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The Crystal Palace – the lost London boxing venue

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Miles Templeton on a lost venue that captured the spirit of boxing in the 1930s

THIS week’s photograph, taken from my collection, is one of my favourites. It was sent to me many years ago and I have no idea who the boxers are. It encapsulates British boxing during the 1930s. I am pretty sure that it was taken in 1932, or close to that date. It shows outdoor boxing in progress at The Crystal Palace in London. There are some quite striking features. Where exactly is the referee? During the 1930s it was quite common for the referee to sit outside the ring and to control the contest with a loud voice. I think that the referee, in this instance, is seated at the table on the right-hand side, and the timekeeper can be seen just above the stricken fighter, with his hand to his mouth calling the count.

Although they are heavily outnumbered there is a surprising number of women sat adjacent to the ring. One tends to think of boxing at this time as being very much a man’s game, but many posters and handbills of the period used to specifically state that women were ‘specially invited’. It appears that the sport was trying to modernise and to encourage a more diverse audience even back then. The bouts are being held in the open air but there is no provision for rain whatsoever, as there is no ring canopy. No promoter would take that chance today. The paying public are contained within the field but there are an awful lot of additional spectators lined up in the background along the fence. This part of the grounds was a public highway and so those in the background are watching the boxing for free. Imagine that today! How things have changed.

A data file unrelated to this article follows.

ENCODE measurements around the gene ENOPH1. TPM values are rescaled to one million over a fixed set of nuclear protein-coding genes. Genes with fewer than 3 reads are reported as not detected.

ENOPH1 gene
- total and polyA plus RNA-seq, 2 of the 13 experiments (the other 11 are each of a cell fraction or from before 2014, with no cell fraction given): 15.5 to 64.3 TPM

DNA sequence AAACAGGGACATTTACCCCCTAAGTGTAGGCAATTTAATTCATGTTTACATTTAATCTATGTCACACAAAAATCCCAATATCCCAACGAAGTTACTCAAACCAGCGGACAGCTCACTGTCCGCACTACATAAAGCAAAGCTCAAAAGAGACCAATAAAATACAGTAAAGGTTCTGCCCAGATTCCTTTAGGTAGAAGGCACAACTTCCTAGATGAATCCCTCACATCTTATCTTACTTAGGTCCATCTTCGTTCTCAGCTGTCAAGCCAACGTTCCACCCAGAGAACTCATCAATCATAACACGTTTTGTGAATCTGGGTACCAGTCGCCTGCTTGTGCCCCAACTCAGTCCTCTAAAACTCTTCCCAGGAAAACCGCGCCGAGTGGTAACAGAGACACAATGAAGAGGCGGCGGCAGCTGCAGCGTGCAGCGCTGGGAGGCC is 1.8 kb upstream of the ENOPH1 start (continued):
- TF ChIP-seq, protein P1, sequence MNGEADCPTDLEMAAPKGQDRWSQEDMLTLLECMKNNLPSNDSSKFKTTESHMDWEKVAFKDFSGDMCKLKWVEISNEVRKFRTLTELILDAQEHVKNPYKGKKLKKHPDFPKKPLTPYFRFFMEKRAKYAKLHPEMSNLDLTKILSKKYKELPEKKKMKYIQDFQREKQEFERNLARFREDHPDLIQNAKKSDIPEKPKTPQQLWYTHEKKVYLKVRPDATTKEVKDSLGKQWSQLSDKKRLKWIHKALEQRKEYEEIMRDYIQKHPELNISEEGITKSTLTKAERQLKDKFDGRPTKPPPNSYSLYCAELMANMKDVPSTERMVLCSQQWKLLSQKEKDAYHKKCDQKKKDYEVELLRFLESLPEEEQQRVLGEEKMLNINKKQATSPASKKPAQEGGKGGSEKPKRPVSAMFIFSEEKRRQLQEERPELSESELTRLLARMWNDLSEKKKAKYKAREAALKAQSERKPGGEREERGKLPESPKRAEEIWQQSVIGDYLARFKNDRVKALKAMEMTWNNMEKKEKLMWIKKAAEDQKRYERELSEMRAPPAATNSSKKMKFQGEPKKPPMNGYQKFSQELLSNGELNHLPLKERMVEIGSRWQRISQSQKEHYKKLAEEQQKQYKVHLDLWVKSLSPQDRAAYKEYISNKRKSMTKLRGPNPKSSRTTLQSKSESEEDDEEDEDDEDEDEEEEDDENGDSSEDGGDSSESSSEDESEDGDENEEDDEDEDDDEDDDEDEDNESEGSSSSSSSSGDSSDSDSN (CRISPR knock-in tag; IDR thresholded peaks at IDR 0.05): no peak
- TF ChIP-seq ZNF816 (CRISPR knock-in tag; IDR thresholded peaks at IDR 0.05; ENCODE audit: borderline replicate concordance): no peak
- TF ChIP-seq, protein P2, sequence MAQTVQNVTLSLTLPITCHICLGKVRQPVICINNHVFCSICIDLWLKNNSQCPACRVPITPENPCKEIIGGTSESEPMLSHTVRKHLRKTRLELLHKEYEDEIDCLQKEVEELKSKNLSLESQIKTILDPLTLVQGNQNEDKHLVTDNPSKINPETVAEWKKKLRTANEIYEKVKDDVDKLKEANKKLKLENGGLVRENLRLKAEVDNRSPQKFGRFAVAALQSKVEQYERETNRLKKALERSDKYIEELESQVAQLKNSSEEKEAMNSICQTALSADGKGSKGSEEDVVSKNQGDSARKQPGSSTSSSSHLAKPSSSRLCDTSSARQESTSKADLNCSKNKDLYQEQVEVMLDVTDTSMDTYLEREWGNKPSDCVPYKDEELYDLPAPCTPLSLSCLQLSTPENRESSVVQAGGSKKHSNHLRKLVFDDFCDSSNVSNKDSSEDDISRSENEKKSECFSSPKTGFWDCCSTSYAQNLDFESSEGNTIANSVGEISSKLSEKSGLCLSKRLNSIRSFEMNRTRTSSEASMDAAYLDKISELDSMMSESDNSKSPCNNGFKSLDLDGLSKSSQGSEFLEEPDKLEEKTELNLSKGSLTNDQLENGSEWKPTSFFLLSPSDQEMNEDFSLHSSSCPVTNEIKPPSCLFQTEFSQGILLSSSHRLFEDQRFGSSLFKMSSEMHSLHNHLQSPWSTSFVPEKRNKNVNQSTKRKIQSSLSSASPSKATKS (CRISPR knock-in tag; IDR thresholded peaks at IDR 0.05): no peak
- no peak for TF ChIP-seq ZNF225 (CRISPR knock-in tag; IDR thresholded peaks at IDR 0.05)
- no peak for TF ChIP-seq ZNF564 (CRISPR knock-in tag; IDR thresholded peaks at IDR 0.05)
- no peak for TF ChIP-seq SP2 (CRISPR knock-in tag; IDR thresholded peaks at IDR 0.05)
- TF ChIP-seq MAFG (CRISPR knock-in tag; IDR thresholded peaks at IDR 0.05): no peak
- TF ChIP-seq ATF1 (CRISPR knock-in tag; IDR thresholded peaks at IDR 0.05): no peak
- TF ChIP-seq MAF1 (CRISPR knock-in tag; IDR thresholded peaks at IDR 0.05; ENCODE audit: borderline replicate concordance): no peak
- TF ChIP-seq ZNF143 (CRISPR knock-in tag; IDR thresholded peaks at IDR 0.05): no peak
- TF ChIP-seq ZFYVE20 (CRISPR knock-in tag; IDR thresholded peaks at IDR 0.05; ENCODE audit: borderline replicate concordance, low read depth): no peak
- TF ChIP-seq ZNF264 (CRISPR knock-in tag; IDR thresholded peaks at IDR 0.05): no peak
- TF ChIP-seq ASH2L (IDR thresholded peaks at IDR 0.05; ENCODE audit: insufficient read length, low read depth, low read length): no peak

The Crystal Palace was originally built for the 1851 Great Exhibition and it was a magnificent structure, made almost entirely from glass. Sadly, it burned down in 1936 and part of the space was then used to house the National Athletics Stadium. Boxing was first held at the venue in 1913 but the first important contest there took place in 1922 when Frank Goddard knocked out Bombardier Billy Wells in six rounds. The last fight of any importance occurred in January 1935 when the heavyweight Jack London, of West Hartlepool, knocked out Jack Pettifer, the “English Carnera”, in four rounds. London was a great favourite at the venue, which was always partial to heavyweights, and he boxed there seven times between 1933 and 1935, winning five of them. London would go on to win the British heavyweight title in 1944, beating the great Freddie Mills.

The venue was most famous for the open competitions that were held there every summer.  Leading professionals would compete, at all weights, in these tournaments and to win the event one might have to box three or four times during the day. I suspect that it is one of these bouts which is pictured. Among the many winners were three men who at one time held a British title – Ernie Izzard, Phil Scott and Mike Honeyman.

Boxing was also held indoors, within the glorious central hall, and as many as 5,000 people could be accommodated. Two greats, Len Harvey and Frank Moody, boxed a 15-rounder in 1929. BN stated that Harvey turned in a classic performance. “Everything he did was hallmarked in class. He boxed brilliantly, hit with the force of a mule’s kick and was a great ring-craftsman.” The two men attacked each other with everything they had and Moody, who gave his all and was exceptionally well-trained for the contest, was ultimately outclassed. After being floored nine times he was eventually stopped in the sixth. When the place burnt down the blaze could be seen across six counties and Winston Churchill, who observed the fire, stated that it was “the end of an age.” It certainly was.

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